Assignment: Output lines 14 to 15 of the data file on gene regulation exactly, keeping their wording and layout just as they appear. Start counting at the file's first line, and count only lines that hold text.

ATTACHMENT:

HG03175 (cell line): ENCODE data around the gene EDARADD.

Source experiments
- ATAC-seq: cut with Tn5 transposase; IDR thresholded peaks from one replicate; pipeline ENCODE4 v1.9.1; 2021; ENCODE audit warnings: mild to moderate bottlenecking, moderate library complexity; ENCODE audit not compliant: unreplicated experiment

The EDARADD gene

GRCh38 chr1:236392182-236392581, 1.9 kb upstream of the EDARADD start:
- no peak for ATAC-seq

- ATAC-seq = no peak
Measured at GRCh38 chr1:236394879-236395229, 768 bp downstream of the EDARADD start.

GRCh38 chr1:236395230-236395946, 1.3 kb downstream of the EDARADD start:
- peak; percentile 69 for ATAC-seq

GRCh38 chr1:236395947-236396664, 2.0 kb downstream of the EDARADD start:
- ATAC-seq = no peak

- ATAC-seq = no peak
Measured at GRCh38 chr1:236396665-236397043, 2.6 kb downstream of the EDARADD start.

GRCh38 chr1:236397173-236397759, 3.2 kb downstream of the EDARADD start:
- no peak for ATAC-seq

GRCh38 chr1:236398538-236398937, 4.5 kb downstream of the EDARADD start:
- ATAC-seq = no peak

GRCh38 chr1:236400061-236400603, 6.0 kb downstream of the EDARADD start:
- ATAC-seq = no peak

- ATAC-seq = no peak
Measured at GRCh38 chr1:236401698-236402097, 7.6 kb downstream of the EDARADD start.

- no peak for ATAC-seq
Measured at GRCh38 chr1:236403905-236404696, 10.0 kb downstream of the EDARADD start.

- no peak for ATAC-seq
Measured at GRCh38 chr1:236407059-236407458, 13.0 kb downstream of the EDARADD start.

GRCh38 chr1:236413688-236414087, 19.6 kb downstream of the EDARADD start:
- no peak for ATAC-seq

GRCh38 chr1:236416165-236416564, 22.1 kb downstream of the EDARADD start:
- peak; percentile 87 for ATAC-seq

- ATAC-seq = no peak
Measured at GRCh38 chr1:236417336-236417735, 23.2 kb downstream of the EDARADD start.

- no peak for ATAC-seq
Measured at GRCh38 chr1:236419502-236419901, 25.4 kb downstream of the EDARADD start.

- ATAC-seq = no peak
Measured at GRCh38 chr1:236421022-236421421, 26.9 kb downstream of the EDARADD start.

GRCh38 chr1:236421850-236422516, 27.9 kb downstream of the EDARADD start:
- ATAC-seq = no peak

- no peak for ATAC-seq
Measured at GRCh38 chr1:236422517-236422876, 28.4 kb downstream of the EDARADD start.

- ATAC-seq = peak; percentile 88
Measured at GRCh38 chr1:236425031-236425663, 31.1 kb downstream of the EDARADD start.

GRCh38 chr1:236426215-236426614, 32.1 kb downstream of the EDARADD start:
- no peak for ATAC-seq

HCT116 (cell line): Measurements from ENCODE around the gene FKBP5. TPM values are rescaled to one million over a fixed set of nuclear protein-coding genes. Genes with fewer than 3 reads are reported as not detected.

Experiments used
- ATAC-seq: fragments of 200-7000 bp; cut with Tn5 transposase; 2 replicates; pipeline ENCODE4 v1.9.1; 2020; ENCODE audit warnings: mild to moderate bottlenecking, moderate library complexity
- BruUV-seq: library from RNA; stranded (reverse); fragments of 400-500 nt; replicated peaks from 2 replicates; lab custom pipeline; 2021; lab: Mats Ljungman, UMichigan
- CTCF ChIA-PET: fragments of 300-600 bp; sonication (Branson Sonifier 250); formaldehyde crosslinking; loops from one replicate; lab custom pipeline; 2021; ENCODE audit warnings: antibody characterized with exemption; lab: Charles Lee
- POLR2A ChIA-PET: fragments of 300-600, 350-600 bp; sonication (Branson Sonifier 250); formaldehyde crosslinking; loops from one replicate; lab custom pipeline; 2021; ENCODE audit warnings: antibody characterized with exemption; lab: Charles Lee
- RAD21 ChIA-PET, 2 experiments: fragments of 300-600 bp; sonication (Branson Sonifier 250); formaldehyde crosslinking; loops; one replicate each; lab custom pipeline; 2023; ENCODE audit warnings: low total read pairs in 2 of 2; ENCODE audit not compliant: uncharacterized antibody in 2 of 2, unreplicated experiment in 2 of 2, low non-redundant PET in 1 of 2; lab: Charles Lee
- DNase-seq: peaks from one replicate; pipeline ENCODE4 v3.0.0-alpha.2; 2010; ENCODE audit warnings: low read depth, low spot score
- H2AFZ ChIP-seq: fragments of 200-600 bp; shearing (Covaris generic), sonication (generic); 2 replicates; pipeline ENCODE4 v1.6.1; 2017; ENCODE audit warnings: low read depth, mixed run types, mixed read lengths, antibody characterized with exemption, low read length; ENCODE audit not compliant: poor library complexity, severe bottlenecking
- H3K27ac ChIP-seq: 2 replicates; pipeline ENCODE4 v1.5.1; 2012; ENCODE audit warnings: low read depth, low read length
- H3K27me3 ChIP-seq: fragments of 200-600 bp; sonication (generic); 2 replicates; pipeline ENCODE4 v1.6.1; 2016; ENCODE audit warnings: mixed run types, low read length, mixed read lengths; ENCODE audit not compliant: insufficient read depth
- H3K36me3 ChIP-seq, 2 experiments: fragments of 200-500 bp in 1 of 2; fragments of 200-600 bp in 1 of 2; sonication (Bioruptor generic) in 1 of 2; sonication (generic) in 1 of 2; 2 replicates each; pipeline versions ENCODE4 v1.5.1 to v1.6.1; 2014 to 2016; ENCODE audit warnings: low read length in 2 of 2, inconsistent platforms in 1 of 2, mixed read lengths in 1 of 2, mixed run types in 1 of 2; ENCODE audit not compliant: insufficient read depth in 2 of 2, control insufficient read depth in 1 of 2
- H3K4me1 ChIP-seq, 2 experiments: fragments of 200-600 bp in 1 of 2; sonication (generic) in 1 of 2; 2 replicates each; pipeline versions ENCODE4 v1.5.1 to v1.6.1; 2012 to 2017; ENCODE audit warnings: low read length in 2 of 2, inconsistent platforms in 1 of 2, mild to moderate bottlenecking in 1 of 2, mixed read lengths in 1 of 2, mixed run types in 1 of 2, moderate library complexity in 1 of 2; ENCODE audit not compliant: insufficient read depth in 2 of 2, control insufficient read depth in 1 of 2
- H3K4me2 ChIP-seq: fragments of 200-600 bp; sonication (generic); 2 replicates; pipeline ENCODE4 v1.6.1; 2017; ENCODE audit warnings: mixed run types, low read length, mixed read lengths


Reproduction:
Measured at GRCh38 chr1:236396665-236397043, 2.6 kb downstream of the EDARADD start.

GRCh38 chr1:236397173-236397759, 3.2 kb downstream of the EDARADD start: